Dear Capt. Paul,
I have some coordinates directly from a buddy’s GPS, but they are not bringing me to the same location as his GPS? Is there more than one way to measure/input coordinates? What are we missing here? Why won’t they work?
Response by Capt. Paul:
Yes, there are different ways to state a longitude-latitude position.
In order for his position coordinates to indicate the same position in your GPS unit, the coordinates must be entered using the same settings your friend used to mark or enter his coordinates.
First, check the following configuration settings in his and your unit.
Look at the location, which is sometimes called the position format. Most GPS now use a format for latitude-longitude setting of degrees, minutes and thousandths of minutes. It will be shown as DDD,MM.mmm, but the GPS unit usually can also be set to degrees, minutes, seconds and tenths of seconds shown as DDD,MM,SS.s and even a setting of decimal degrees, shown as DDD.dddddd.
Each of these settings requires the position be stated in the format being used in the GPS unit.
Entering N 29°55.525’ — a DDD, MM.mmm format — into a unit set up to a display of degrees, minutes and seconds would not yield the same position.
The N 29°55.525’ position would actually be N 29°55’ 31.5”, and should be entered as such.
Of course, the same would apply for a position for decimal degrees, which would actually be shown as N 29.33315°.
Trying to force one format into another simply will not work.
So how do you correct it?
You have two choices: You can either mathematically convert one to another, or you can let your GPS unit take care of the conversion.
If you want to do the math, you first need a little high school geometry. No, you will not have to use algebra, as simple math will do.
But remember that there are 60 seconds in a minute and 60 minutes in a degree. No position can have more than 59.9999 minutes or 59.9999 seconds.
The latitude-longitude concept has divided the earth in to halves. There is a northern and southern hemisphere that is divided in latitude readings between the equator at 0 degrees to the poles at 90 degrees, and longitude half that are described between 0 degrees to 180 degrees longitude.
Locations in our area are always in the Northern and Western hemispheres.
If you are entering the coordinates as degrees, minute, seconds and tenth of seconds (ddd,mm,ss.s) in your computer, you can convert them to ddd,mm.mmm by dividing the seconds by 60.
A figure of seconds and decimal part of a second can be converted to minutes by dividing the seconds (and any decimal part) by 60.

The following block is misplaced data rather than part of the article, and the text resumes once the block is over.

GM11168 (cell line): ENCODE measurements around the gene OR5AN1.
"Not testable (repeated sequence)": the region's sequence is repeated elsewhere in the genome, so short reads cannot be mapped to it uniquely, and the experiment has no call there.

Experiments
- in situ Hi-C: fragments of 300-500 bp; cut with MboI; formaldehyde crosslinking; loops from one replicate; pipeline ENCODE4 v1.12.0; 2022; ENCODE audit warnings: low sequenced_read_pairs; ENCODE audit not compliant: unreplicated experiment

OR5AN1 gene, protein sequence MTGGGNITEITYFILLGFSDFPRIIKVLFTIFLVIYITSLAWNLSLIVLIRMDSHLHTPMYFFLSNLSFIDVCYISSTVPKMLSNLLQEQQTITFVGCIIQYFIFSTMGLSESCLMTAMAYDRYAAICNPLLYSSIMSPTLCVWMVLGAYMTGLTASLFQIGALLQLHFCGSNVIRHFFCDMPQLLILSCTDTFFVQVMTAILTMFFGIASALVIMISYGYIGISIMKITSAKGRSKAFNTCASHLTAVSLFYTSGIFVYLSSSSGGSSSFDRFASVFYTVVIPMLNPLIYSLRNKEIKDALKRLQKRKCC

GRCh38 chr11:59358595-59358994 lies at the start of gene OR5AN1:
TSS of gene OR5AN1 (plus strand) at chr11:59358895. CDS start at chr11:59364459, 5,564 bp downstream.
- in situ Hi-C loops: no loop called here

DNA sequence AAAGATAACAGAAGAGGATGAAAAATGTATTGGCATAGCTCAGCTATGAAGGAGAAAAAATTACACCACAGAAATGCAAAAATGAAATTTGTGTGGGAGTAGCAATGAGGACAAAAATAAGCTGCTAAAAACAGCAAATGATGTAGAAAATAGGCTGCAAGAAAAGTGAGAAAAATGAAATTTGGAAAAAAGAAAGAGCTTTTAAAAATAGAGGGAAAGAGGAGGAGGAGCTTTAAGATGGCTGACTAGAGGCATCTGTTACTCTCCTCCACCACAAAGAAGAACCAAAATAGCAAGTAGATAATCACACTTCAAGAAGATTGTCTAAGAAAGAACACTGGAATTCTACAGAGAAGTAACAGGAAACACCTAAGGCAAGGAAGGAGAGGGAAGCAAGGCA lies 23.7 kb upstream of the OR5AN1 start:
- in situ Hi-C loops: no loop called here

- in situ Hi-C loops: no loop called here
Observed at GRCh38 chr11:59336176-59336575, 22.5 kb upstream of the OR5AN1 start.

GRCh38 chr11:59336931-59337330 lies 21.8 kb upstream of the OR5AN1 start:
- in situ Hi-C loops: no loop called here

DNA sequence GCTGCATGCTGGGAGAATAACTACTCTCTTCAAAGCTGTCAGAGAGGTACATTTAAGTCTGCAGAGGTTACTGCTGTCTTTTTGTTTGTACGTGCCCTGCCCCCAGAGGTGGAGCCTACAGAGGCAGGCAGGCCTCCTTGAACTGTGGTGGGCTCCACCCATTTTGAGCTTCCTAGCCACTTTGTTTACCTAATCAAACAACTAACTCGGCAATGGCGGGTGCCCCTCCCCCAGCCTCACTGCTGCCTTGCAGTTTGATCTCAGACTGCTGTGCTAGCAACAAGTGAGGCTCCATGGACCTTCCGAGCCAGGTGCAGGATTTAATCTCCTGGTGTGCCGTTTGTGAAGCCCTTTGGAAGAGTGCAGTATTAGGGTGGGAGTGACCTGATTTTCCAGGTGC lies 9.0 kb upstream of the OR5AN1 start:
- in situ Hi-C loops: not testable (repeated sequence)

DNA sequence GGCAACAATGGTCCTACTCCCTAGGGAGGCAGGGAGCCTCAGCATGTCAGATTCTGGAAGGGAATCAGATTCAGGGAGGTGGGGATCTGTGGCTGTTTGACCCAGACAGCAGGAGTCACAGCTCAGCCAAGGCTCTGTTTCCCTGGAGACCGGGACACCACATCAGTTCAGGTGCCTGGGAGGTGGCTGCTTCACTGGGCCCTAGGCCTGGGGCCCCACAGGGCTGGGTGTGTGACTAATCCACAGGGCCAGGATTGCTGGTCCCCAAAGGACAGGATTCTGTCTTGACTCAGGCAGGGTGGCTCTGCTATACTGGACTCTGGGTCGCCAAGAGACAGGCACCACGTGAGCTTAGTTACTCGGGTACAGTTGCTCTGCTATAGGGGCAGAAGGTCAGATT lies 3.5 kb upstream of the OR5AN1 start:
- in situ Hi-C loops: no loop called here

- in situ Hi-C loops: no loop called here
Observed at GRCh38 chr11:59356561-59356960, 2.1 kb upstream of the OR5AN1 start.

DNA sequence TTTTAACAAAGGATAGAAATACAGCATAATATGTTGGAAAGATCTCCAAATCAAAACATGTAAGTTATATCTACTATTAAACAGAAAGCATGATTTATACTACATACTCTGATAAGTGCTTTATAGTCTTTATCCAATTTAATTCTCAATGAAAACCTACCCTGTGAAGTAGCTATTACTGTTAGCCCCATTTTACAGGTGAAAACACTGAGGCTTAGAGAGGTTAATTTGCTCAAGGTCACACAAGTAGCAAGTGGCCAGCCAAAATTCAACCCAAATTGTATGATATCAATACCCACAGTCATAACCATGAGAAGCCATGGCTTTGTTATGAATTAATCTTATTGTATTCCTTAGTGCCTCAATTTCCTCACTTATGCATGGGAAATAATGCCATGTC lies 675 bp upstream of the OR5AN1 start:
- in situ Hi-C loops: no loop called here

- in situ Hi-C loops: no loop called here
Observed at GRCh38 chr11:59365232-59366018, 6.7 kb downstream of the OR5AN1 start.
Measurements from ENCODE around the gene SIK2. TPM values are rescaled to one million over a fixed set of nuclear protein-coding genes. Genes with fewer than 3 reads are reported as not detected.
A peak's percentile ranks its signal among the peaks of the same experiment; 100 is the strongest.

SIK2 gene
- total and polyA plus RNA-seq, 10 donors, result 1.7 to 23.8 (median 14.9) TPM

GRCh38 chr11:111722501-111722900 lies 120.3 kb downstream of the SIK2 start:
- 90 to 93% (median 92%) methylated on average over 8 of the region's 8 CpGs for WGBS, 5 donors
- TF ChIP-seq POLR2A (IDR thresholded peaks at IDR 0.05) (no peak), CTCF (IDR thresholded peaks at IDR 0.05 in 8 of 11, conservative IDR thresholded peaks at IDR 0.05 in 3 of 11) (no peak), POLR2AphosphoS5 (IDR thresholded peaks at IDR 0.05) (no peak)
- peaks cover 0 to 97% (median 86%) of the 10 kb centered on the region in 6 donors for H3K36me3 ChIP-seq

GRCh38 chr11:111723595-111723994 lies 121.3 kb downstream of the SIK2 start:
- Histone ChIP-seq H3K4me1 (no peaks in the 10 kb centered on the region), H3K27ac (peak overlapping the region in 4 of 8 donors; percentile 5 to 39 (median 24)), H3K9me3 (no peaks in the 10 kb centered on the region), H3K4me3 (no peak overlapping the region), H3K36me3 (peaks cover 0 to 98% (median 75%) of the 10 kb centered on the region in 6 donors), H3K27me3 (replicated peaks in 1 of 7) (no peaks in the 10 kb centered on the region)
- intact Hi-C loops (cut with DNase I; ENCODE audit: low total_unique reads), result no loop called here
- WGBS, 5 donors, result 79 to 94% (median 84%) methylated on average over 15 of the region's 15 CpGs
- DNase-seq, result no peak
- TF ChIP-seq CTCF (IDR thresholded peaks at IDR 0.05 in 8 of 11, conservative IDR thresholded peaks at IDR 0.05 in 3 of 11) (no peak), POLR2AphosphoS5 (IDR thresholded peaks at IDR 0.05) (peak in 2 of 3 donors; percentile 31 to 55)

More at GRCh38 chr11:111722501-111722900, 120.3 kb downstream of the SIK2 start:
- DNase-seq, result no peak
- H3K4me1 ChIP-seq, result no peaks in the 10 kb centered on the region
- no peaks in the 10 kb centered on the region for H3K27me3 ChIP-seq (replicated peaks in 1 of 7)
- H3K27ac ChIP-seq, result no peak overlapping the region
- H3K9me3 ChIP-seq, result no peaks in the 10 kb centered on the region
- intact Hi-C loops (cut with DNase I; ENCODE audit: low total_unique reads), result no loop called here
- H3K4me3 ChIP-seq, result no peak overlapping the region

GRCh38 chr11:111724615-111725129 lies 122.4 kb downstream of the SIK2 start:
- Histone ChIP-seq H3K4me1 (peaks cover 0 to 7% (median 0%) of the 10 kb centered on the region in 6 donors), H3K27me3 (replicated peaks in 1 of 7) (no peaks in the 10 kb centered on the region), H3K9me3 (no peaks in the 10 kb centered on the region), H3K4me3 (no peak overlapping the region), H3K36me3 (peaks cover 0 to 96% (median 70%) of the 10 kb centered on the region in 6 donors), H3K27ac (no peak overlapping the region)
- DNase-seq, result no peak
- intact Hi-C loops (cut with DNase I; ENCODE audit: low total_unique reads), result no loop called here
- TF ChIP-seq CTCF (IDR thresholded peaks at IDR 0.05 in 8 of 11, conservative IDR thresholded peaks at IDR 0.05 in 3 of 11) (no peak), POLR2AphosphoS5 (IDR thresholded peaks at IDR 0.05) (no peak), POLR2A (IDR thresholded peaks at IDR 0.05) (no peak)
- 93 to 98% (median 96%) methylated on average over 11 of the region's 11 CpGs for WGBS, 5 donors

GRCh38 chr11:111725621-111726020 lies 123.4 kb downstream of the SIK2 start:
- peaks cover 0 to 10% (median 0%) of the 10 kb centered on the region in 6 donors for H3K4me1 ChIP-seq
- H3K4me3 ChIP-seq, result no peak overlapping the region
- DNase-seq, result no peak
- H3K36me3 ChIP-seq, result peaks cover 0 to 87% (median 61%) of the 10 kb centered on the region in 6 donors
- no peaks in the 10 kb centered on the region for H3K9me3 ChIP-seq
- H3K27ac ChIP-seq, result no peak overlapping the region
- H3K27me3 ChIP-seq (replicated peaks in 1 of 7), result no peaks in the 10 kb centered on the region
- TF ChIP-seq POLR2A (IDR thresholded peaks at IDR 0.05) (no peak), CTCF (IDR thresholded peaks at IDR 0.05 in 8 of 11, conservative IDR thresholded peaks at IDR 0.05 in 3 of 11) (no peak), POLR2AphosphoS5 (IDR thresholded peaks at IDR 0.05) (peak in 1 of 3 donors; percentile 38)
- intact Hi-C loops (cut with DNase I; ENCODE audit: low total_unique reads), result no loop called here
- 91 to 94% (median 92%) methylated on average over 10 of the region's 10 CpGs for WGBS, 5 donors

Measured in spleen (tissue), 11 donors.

So N29° 30’ 20.4” (ddd,mm,ss.s ) converts to N29° 30.340’ (20.4 divided by 60).
If you are entering the coordinates as degrees, minutes and thousandths of a minute (ddd,mm.mmm) in your computer and you want to convert it to degrees, minutes and seconds, (ddd,mm,ss.s) you would multiply the fraction of a minute by 60.
So 29° 30.340’ (ddd,mm.mmm) [.340’ x 60 = 20.4”] = 29° 30’ 20.4” (ddd,mm,ss.s).
To convert a ddd,mm.mmm to ddd.ddddddd, you would divide the minutes and the decimal parts of the minutes by 60. ( i.e., N28° 47.140566’ divided by 60 would equal N28.7856761°)
To convert the all-degree figure to degrees, minutes and thousandths of a minute, simply multiply the decimal parts of the degree (.7856761) by 60. One degree equals 60 minutes, so the all-degree figure of N28.7856761° would equal N28° 47.140566’.
Naturally, the same conversion would apply to the longitude settings, as well.
Or, for those of us who would take the easy way, simply change the setting in your GPS to match the format of the stated position. Using the “Menu” feature in your GPS go to the “Position” of “Location” settings and temporarily change it to the desired position, and then enter the data into the provided format before changing the position format back to the common format you are normally use.
So just find out what your buddy is using to be able to enter his positions into your unit with similar settings, and then change back to your normal location setting.
To ensure the best accuracy you should also check the datum settings in your unit.
The datum settings of both positions must be the same for the value of the actual positions to be the same.
Common settings are NAD 29, NAD 63, and WGS 84. The difference between NAD 20 and WGS 84, two of our more common settings for our area, is about 160 feet.
Using other datum settings could result in a difference of several miles.
There are several datum-changing programs available on the Internet that allows you to enter one datum and convert it to another — but, here again, I recommend you simply let your GPS unit do the converting for you.
Check the datum of the given position and change the datum setting in your GPS unit to match the one in the position. Then change your unit back to the recommended setting of WGS 84.
And lastly, check if both GPS units both have the new WAAS differential enabled. WAAS allows modern units to discern a position to within 3 meters of accuracy. Without it, a consumer GPS unit can only display a position to about 15 meters.